I want my dad by my side, says Bernard Tomic
June 23, 2013 11:25AM
BERNARD Tomic has revealed for the first time he's struggling to cope with the ban imposed on his father and coach and has slammed the ATP over its handling of the issue.
It comes as officials announced John Tomic's tour suspension will remain in place until at least May next year.
As he prepares to play at Wimbledon without his father by his side, Bernard Tomic says the ATP has not fully considered his welfare by implementing the ban.
"Truly from my side, they're not doing the right thing," Tomic told AAP.
"As a player, they should be protecting me and doing the best for me.
"I'm an upcoming player that's doing well and they have to be supporting me and to see what they're doing towards me is not good.
"He is my coach and I've lost a coach now that should be travelling with me on the tournaments and going to my matches and it's difficult, the feeling is not the same.
"I'm on my dad's side and always will be."
John Tomic's tour credentials have been suspended since he was charged with allegedly assaulting Bernard's former training partner, Frenchman Thomas Drouet, during the Madrid masters.
He denies assault, saying he was acting in self defence, and the case will be heard in a Madrid court in October.
Under ATP rules, it is up to individual tournaments to decide if he can attend events as a spectator.
He did so at grass-court events in Queen's and Eastbourne last week but he has been barred from attending Wimbledon, as he was at Roland Garros last month.
While Bernard has insisted until now he's been able to remain focused on tennis despite the drama of recent months, he has revealed his frustration at the situation.
"Truly it does (affect me). It's always a bit of a worry and you're thinking about that stuff deep down inside," he said.
"It's not easy to see. My dad is my coach, he's my dad and the issues we've faced the last couple of months, to see that happen is very difficult as a player and someone that's competing in tournaments.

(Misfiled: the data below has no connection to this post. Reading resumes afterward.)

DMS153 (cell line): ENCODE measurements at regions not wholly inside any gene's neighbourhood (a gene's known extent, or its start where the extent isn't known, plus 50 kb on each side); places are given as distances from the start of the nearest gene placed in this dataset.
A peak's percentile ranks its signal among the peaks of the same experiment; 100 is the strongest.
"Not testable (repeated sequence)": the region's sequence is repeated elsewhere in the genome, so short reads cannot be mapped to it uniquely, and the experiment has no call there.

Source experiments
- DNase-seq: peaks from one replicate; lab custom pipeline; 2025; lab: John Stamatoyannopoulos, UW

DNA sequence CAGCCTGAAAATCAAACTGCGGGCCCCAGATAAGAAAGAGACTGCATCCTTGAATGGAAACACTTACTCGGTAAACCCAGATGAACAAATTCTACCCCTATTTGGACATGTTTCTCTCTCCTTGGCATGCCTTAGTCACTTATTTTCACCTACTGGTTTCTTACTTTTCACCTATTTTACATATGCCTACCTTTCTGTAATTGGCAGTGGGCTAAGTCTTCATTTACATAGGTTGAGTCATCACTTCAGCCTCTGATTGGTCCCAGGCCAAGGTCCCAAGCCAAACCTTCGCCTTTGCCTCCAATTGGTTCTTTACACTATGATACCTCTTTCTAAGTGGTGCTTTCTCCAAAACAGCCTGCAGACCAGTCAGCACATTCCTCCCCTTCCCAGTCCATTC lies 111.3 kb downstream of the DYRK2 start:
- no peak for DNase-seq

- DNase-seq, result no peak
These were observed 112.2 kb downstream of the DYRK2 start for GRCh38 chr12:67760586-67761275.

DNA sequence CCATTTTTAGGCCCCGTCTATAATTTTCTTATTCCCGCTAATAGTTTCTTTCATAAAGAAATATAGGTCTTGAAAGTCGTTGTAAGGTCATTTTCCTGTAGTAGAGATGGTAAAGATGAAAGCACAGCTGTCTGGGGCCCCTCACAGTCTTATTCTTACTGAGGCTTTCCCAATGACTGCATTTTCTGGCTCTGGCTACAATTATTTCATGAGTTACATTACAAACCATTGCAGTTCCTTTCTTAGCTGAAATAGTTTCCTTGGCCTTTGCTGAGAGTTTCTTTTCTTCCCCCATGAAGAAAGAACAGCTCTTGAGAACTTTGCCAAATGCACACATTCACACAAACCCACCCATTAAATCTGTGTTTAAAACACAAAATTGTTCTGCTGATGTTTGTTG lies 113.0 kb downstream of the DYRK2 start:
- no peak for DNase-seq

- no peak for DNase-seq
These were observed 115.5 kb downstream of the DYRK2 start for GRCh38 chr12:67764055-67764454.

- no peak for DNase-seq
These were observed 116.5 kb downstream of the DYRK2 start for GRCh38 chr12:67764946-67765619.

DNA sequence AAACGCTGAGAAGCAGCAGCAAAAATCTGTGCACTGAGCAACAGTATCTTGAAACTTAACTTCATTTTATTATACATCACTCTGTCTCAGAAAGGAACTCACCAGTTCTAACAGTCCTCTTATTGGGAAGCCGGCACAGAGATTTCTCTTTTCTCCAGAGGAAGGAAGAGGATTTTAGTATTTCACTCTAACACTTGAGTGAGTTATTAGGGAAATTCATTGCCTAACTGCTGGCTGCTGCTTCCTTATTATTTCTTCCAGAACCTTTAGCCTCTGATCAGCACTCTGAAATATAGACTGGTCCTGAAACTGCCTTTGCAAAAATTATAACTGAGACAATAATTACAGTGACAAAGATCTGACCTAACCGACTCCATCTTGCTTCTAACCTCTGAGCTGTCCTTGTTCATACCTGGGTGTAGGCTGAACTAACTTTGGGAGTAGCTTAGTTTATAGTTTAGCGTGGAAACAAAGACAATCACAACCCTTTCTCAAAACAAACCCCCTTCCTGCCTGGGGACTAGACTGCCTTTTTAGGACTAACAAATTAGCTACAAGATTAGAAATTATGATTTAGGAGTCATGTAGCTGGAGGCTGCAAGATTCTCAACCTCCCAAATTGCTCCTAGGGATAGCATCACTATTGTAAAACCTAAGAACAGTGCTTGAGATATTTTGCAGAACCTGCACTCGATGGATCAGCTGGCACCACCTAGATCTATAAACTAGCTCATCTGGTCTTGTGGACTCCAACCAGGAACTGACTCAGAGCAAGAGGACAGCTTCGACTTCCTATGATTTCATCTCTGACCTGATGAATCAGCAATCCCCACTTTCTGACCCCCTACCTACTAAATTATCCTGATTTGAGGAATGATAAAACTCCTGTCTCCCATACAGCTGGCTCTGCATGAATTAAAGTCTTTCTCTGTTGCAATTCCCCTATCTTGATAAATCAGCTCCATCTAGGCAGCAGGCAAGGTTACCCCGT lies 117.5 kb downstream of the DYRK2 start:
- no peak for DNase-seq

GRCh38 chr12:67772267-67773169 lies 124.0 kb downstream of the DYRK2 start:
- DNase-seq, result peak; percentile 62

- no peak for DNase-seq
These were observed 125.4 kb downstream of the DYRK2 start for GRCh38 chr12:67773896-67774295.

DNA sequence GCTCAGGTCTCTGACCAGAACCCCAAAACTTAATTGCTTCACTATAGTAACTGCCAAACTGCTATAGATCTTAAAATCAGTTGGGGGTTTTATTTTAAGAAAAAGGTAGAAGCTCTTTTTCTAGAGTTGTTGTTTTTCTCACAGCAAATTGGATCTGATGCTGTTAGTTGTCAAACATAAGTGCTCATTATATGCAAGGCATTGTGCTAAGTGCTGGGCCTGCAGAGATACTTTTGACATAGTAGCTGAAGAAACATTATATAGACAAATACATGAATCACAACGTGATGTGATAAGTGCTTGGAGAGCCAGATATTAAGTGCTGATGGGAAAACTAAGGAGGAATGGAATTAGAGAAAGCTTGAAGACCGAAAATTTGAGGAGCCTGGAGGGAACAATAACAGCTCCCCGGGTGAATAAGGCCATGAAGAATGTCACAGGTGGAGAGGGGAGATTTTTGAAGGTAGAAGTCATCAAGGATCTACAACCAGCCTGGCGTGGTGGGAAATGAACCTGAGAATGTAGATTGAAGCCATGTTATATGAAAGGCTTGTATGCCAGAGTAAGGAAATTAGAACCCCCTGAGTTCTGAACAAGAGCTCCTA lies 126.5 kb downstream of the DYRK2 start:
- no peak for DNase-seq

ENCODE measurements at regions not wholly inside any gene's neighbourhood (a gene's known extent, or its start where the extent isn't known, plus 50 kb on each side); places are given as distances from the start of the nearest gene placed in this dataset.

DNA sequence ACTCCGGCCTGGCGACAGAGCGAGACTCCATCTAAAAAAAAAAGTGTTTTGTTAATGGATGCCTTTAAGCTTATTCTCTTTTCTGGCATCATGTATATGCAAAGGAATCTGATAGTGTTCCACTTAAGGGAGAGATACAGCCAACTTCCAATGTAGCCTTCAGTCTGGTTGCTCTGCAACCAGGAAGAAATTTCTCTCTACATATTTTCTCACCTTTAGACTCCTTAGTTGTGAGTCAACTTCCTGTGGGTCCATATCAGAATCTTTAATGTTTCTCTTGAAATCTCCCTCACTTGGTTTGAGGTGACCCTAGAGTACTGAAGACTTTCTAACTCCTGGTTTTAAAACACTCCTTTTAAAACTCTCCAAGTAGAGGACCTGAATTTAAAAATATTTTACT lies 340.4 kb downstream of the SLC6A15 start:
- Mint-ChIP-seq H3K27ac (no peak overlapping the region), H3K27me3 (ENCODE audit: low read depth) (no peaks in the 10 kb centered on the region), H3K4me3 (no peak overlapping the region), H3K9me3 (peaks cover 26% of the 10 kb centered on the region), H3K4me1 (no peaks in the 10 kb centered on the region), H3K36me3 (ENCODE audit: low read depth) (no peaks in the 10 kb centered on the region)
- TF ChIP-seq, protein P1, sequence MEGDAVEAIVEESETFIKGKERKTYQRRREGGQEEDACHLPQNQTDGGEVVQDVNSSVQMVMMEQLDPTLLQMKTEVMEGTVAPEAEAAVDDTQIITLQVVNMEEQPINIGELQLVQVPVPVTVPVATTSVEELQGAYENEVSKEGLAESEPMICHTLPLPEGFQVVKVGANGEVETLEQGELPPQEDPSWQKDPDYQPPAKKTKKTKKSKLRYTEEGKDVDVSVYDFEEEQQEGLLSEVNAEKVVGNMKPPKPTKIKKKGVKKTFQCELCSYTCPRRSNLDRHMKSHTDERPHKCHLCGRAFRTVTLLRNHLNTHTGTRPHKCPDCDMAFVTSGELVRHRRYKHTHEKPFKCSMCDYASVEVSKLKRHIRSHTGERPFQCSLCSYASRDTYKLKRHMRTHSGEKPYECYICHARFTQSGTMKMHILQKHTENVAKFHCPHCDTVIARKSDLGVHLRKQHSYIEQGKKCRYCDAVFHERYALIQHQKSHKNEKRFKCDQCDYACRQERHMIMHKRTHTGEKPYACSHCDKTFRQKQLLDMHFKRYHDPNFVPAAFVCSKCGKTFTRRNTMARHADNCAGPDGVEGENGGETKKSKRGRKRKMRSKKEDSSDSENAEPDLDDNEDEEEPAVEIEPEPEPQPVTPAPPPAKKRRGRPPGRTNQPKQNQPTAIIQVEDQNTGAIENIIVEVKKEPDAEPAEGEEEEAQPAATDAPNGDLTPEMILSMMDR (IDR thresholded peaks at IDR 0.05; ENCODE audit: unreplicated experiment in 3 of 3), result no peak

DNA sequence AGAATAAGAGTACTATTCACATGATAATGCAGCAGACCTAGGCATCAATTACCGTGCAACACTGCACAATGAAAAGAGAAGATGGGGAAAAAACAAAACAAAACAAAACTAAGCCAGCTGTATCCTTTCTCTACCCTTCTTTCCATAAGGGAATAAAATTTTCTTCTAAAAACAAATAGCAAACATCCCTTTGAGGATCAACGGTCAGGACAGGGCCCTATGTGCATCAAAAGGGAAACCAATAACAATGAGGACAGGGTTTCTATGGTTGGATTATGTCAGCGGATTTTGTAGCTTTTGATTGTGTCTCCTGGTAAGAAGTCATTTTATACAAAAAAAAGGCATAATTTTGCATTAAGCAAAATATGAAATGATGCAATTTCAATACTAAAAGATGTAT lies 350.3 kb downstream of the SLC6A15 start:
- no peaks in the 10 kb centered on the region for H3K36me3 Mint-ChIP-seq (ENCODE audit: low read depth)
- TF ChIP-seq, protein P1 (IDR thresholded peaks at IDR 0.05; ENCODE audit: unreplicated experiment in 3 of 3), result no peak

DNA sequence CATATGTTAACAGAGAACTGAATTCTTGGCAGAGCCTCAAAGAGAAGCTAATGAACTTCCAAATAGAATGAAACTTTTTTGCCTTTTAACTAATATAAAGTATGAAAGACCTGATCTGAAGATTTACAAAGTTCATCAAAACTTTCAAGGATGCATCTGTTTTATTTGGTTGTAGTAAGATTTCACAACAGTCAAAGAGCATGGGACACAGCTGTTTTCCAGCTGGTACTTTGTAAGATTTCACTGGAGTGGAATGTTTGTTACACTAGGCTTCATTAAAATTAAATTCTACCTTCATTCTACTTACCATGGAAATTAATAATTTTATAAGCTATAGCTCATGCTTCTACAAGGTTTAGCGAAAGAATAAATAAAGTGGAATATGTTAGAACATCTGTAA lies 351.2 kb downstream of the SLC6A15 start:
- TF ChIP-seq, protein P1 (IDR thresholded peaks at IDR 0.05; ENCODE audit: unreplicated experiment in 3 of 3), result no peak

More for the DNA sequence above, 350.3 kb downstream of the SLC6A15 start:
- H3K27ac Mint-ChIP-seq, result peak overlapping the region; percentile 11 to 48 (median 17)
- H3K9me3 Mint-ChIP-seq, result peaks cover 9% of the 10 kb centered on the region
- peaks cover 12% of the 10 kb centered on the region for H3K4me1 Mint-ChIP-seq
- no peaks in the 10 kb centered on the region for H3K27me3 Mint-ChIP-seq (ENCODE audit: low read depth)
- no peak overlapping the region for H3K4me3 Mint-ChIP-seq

"I don't know how the ATP came to what they did but it wasn't very good from them."
ATP officials had been carrying out their own investigation into the incident and told AAP on Saturday the suspension would last until at least May 2014.
"Our investigation into the incident has concluded and John Tomic's credential privileges remain suspended at ATP events for a 12-month period from when the incident took place (May 4, 2013). The suspension will be reviewed at the end of the 12-month period," the ATP said in a statement.
Bernard Tomic says his father will remain his coach, but the ATP's latest decision will continue to complicate matters.
Tomic recently revealed he'd made several changes to his coaching staff, drafting in Eugenio Forchione, Ivan Dimitrijevic and Harry Skinner as part of his support team.
Tennis Australia's head of professional tennis Todd Woodbridge said he would meet with Bernard Tomic and his father after Wimbledon to discuss the coaching situation.
"Obviously plans need to be made for what they think Bernard needs," Woodbridge told AAP.
"The other part is that you want an athlete to take ownership of their career too. Bernard is maturing in age and he's got to give input about that person and who that might be.
"He's still not sure about that, so there's still a bit of looking and probing about where and who and what might happen in those roles."
Tomic opens his Wimbledon campaign against 21st seeded American Sam Querrey on Tuesday.